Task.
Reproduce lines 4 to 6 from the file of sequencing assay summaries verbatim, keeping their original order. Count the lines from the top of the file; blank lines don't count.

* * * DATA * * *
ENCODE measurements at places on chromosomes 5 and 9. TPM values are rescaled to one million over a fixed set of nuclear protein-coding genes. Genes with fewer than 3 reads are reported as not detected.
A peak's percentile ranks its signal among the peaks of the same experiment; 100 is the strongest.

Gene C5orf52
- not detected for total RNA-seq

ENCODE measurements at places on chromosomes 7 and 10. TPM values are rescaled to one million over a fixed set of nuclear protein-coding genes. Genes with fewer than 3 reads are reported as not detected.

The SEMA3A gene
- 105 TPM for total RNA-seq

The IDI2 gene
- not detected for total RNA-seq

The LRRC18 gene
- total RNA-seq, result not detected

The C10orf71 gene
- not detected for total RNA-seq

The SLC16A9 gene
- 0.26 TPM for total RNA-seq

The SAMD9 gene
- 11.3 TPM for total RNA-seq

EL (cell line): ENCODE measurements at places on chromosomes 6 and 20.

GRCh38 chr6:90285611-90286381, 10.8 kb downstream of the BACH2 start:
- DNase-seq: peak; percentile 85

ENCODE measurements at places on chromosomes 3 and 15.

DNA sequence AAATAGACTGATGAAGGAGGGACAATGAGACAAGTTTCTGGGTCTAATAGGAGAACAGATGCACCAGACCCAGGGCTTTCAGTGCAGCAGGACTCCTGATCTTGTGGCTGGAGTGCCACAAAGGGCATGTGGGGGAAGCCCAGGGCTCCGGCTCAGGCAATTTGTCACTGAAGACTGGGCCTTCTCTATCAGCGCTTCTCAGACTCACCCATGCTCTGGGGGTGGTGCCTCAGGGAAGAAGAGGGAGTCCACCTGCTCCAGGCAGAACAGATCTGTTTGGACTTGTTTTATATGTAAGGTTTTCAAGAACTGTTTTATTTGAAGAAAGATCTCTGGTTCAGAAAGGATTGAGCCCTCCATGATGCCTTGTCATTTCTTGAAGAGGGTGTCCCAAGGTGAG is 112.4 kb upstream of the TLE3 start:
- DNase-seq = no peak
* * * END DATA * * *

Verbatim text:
- not detected for total RNA-seq

ENCODE measurements at places on chromosomes 7 and 10. TPM values are rescaled to one million over a fixed set of nuclear protein-coding genes. Genes with fewer than 3 reads are reported as not detected.

The SEMA3A gene